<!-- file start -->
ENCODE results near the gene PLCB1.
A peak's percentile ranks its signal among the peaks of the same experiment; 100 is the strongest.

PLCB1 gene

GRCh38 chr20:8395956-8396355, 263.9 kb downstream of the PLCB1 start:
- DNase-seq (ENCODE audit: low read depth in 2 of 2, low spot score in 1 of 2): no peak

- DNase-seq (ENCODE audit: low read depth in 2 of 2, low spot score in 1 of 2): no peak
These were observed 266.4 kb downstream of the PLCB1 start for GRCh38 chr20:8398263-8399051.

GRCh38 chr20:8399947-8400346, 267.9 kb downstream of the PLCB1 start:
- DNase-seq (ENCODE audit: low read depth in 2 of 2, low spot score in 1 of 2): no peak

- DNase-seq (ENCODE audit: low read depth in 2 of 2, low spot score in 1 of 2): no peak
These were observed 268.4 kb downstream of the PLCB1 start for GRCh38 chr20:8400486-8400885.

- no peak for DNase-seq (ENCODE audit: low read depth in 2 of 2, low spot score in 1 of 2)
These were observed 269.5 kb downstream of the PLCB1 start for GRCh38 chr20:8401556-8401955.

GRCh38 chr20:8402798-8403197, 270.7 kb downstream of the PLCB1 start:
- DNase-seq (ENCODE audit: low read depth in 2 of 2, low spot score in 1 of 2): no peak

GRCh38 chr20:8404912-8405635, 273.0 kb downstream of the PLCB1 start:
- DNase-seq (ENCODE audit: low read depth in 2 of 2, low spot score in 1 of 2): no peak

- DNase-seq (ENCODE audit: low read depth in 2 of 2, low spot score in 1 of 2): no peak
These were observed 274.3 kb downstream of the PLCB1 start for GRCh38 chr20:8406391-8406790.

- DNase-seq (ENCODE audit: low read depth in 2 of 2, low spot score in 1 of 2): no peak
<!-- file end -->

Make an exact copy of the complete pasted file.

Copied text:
ENCODE results near the gene PLCB1.
A peak's percentile ranks its signal among the peaks of the same experiment; 100 is the strongest.

PLCB1 gene

GRCh38 chr20:8395956-8396355, 263.9 kb downstream of the PLCB1 start:
- DNase-seq (ENCODE audit: low read depth in 2 of 2, low spot score in 1 of 2): no peak

- DNase-seq (ENCODE audit: low read depth in 2 of 2, low spot score in 1 of 2): no peak
These were observed 266.4 kb downstream of the PLCB1 start for GRCh38 chr20:8398263-8399051.

GRCh38 chr20:8399947-8400346, 267.9 kb downstream of the PLCB1 start:
- DNase-seq (ENCODE audit: low read depth in 2 of 2, low spot score in 1 of 2): no peak

- DNase-seq (ENCODE audit: low read depth in 2 of 2, low spot score in 1 of 2): no peak
These were observed 268.4 kb downstream of the PLCB1 start for GRCh38 chr20:8400486-8400885.

- no peak for DNase-seq (ENCODE audit: low read depth in 2 of 2, low spot score in 1 of 2)
These were observed 269.5 kb downstream of the PLCB1 start for GRCh38 chr20:8401556-8401955.

GRCh38 chr20:8402798-8403197, 270.7 kb downstream of the PLCB1 start:
- DNase-seq (ENCODE audit: low read depth in 2 of 2, low spot score in 1 of 2): no peak

GRCh38 chr20:8404912-8405635, 273.0 kb downstream of the PLCB1 start:
- DNase-seq (ENCODE audit: low read depth in 2 of 2, low spot score in 1 of 2): no peak

- DNase-seq (ENCODE audit: low read depth in 2 of 2, low spot score in 1 of 2): no peak
These were observed 274.3 kb downstream of the PLCB1 start for GRCh38 chr20:8406391-8406790.

- DNase-seq (ENCODE audit: low read depth in 2 of 2, low spot score in 1 of 2): no peak